At the same time, 13 wind power plants with a total production of 6.9 TWh were under construction at the end of 2018. At that time, there were also 37 projects with final permits for which construction had not started. However, NVE does not know how many of these will actually be built.
The map below shows the areas with operative windmills and windmills under construction:
Developers who wish to build wind power plants in Norway need a permit from NVE. This is a permit from the government to use a certain area for this purpose. The permit requirements will vary from project to project.
One example of such a requirement may be that the developer has to construct roads and turbines outside areas containing species in danger of becoming extinct in Norway (red-listed species), according to NVE.
In its assessment of which applications are to be approved or rejected, NVE must weigh the advantages and disadvantages of development against each other. Advantages may be jobs and the production of renewable energy, whereas disadvantages may be the negative impact on biodiversity, landscapes or cultural relics, states NVE.
If the developer is granted a permit, a detailed plan has to be prepared as well as an environmental, transport and construction plan (MTA), which also have to be approved by NVE before construction can commence.
The detailed plan must contain technical descriptions of all parts and installations to be built, and state where they will be located. If changes are made in relation to the permit application that affect the environment or the community, these must be explained.
The environmental, transport and construction plan must describe the area usage and all the physical consequences of the plant on nature and the environment, including the transport solution used during the construction phase, according to NVE.
It has been well documented that windmills kill birds. It happens, quite simply, because some birds fly directly into the rotor blades and are killed.
In a study published in the journal Renewable Energy in 2012, Benjamin K. Sovacool, a scientist, investigated how dangerous windmills are to birds. The study is a meta-analysis, summarising findings from other studies. In his analysis, Mr. Sovacool computed the number of birds killed per GWh for wind power, coal power and nuclear power plants, based on American figures from 2009.
According to the analysis, wind power plants kill 0.27 birds per GWh produced. The corresponding number for nuclear power plants is 0.42. The same figure for coal power plants is 5.18 per GWh, i.e. well over 10 times the mortality for nuclear power plants, and almost 20 times higher than for wind power plants.
However, the calculation is described as preliminary, and it is emphasised in the study that there is uncertainty relating to the findings. Mr. Sovacool has also looked into other reasons for why birds die. The below table shows that windmills constitute a marginal problem for birds, compared to other sources. In 2009, it was been estimated that around 46,000 birds were killed by wind power in the USA, whereas the corresponding estimate for birds killed by cats was 110,000,000.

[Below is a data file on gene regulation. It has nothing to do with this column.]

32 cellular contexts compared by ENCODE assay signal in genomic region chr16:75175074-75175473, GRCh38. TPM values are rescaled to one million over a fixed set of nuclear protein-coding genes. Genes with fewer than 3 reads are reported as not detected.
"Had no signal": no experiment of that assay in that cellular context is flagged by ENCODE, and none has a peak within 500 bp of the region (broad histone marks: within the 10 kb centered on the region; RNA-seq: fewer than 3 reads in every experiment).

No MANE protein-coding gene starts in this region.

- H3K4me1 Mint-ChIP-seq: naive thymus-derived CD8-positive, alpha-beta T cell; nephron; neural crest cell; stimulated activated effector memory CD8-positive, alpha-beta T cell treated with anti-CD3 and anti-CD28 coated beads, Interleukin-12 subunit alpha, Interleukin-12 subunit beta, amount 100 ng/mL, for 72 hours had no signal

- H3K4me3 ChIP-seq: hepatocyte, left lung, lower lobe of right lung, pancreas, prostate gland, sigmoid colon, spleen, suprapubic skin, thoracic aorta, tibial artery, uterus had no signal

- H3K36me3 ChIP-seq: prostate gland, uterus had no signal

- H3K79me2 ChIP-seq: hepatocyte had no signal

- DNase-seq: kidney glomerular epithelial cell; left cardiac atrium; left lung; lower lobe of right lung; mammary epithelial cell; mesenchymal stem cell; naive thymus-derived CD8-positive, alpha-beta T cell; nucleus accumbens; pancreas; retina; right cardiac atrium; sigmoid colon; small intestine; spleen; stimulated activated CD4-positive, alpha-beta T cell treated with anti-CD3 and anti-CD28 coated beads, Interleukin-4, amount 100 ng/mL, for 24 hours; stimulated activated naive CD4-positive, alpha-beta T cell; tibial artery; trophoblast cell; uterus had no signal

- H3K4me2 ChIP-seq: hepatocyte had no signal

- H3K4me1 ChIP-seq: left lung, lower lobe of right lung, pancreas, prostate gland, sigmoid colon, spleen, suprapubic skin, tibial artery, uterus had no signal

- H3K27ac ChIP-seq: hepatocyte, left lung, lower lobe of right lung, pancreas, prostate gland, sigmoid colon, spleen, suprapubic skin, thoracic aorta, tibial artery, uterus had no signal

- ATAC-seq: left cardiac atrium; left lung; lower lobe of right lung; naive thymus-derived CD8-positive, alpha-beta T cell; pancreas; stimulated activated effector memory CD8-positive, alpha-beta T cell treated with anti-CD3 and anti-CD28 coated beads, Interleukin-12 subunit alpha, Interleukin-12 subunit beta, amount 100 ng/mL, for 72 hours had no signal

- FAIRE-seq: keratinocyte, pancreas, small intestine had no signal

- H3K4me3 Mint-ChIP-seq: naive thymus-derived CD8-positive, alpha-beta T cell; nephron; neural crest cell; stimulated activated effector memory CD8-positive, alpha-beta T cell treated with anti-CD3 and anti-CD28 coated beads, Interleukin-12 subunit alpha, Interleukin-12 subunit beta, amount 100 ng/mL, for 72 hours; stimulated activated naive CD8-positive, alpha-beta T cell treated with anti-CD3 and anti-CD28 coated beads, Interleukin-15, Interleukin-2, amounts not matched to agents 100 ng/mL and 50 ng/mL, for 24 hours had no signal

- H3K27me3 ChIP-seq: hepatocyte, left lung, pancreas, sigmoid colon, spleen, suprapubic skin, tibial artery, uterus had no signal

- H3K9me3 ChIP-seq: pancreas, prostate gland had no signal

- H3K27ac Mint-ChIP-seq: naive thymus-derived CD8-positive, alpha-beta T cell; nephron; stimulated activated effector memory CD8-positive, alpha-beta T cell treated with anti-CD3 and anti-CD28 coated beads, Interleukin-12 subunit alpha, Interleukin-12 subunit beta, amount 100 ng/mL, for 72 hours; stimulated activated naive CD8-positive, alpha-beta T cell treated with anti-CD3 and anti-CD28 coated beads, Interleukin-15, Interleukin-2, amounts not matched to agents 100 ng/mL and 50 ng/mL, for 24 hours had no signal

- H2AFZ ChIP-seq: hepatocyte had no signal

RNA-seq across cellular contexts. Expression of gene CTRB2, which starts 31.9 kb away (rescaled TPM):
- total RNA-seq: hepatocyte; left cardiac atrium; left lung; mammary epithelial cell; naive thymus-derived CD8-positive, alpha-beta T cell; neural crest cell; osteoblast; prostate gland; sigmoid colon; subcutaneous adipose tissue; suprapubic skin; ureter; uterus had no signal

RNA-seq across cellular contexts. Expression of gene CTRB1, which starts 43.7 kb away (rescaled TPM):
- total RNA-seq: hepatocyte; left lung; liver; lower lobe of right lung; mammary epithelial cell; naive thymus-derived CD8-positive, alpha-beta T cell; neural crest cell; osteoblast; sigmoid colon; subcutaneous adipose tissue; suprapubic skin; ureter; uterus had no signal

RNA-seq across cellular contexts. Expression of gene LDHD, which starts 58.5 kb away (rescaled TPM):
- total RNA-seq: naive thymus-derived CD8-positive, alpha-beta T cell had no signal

In cooperation with the Norwegian Environment Agency, NVE looked at how animals are affected by windmills in its report regarding a national framework for land based wind power. For birds, the danger is described as high. Where the windmills are located is also an important aspect. More birds die if the windmills are located in coastal areas and other areas near water. Many of the same problems that apply to birds also apply to bats.
Wild reindeer may also be impacted negatively by windmills, because they are very shy and usually try to avoid areas with human activity. Thus, according to the report, the establishment of wind power within the habitats of reindeer will, in the worst case scenario, result in the reindeer being precluded from using parts of its habitat.
The U.S. Fish & Wildlife Service operates with different figures than Mr. Sovacol. Its median calculation indicates that cats kill 2.4 billion birds annually, whereas windmills kill 234,000 birds.
Wind turbines also kill insects. A German study, which has been previously referred to by NRK, found that around 1,200 billion insects are killed annually by windmills in Germany. However, the scientists behind the study say that it is difficult to assess how big a difference this makes for the ecosystems, since they do not have good figures for how many insects there are at the outset.
There are numerous examples of high levels of conflict when building windmills. These levels may be considerably reduced if the windmills are located so far offshore that they are difficult to see. Several opponents of land based wind power point to ocean wind as a positive option.
The Greens, the environmental party, are among those who have argued in favour of shifting development towards offshore based projects. At its national congress in May, the party adopted an objective of building a total of 100 TWh offshore, at the same time reducing the development pressure on land. According to Energifakta Norge, in comparison, Norway's total power production in a normal year is 141 TWh.
However, there are also some disadvantages of building windmills offshore. The currently most important challenge is that they are more expensive to build and operate than land based windmills. Kjell-Børge Freiberg, the Petroleum and Energy Secretary, has told NTB that the cabinet will facilitate the development of one or two areas offshore. However, he emphasises that they will be significantly more expensive than land based projects.
Item 3 in this article also shows that Lazard, an investment advisory company, estimates that the lifespan cost per kilowatt-hour is more than double for ocean wind relative to land based wind power. Statkraft has also pointed out that ocean wind is not free of conflict, although the installations cannot be seen. Developers must still consider bird life, fisheries and tourist traffic.